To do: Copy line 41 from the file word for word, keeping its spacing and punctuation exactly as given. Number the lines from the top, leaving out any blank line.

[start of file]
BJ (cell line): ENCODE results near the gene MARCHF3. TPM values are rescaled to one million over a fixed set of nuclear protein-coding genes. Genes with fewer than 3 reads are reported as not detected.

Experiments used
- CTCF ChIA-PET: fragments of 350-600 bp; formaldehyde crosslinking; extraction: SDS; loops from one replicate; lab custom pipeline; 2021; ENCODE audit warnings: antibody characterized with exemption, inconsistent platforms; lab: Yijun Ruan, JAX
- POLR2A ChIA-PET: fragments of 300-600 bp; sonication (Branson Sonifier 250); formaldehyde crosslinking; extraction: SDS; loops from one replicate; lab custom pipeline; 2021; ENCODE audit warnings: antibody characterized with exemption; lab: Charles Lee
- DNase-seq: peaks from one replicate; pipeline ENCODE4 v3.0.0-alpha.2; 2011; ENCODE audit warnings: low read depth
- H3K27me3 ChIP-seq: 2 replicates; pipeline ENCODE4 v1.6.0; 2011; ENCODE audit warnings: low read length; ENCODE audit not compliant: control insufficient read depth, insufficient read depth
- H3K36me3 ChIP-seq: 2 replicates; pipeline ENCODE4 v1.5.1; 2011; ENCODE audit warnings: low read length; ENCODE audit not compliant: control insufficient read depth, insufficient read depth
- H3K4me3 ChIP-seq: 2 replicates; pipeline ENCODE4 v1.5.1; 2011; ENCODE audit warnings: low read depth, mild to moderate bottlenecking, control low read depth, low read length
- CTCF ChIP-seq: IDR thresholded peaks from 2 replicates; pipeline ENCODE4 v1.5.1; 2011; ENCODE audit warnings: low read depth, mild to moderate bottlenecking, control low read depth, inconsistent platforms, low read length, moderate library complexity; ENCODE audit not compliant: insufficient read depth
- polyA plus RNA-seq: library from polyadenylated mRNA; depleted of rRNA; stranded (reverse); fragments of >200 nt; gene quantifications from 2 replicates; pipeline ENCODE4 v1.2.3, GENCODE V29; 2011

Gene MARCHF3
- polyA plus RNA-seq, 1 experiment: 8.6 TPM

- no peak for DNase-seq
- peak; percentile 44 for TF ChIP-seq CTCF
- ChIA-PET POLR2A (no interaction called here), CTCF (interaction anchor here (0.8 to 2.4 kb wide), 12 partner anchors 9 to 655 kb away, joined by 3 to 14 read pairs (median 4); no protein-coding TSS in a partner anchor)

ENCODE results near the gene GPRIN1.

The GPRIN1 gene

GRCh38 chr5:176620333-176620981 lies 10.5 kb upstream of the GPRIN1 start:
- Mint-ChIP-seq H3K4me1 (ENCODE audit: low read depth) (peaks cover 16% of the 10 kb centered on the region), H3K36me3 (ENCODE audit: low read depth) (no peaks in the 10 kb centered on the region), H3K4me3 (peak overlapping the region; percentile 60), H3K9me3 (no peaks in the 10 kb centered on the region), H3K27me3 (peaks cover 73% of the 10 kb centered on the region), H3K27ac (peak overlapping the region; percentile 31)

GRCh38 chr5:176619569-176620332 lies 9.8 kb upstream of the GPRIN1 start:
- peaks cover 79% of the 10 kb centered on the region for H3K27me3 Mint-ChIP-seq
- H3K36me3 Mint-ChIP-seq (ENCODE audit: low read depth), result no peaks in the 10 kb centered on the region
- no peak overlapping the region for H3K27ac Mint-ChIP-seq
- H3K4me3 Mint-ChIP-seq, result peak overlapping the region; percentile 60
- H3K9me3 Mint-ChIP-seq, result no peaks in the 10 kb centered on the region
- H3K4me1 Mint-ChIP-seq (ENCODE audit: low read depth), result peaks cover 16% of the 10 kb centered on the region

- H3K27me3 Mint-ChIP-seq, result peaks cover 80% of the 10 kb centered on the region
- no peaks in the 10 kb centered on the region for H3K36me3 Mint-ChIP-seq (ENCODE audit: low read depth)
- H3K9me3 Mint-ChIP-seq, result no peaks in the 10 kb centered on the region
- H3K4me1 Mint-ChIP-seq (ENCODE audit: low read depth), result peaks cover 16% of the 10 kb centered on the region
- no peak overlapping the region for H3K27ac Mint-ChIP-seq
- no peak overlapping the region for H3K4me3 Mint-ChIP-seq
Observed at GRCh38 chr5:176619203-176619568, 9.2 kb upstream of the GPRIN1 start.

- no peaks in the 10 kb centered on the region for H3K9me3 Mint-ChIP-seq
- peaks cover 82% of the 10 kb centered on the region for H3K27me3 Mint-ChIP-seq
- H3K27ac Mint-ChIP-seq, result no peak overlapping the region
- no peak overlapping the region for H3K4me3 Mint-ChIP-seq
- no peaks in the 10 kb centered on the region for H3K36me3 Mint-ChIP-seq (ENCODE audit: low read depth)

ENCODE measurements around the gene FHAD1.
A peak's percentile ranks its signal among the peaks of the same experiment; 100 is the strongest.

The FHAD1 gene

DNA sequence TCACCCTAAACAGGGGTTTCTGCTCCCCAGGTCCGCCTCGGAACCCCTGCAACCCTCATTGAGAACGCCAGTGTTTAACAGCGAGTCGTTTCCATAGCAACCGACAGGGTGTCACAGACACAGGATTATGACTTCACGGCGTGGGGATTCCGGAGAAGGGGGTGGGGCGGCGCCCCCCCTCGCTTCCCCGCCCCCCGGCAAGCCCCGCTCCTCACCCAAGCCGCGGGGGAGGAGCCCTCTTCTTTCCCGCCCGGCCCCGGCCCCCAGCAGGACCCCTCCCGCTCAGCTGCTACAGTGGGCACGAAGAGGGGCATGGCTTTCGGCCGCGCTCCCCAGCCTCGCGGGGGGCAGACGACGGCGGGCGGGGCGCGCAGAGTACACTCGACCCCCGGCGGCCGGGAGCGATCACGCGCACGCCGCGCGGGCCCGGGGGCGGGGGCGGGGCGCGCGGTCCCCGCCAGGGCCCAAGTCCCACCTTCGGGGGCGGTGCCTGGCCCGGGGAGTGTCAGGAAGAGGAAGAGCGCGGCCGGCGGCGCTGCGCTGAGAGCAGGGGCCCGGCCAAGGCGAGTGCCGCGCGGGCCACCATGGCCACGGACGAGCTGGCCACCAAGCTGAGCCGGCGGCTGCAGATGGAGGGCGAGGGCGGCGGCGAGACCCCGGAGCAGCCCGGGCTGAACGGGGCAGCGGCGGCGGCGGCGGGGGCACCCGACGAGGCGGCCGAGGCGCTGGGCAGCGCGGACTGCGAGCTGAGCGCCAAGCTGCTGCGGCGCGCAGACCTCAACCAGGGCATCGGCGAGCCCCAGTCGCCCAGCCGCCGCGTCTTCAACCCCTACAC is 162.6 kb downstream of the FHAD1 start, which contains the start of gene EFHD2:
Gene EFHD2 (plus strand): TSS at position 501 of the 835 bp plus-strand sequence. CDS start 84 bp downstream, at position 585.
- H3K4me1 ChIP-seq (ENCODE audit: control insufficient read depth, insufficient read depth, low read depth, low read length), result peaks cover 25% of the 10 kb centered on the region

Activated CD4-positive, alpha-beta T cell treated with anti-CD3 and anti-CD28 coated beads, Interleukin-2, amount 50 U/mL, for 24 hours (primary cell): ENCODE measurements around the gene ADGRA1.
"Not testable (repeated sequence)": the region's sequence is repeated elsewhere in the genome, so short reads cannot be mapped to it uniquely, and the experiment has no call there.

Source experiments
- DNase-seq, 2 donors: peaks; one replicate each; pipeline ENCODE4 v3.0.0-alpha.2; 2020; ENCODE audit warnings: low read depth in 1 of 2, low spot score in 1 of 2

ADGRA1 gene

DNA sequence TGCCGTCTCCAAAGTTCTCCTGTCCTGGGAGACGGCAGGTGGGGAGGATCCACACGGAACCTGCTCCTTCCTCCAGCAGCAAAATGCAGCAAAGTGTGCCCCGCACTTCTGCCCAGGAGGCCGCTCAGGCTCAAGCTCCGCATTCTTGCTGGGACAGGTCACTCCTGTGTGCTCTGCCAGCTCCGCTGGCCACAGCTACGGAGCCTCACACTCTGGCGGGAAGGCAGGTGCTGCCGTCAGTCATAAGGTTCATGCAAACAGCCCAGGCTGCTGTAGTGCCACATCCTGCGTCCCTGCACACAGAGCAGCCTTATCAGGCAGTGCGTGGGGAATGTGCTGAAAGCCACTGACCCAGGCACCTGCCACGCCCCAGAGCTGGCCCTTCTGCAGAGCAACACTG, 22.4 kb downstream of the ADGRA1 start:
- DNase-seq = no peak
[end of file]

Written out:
The FHAD1 gene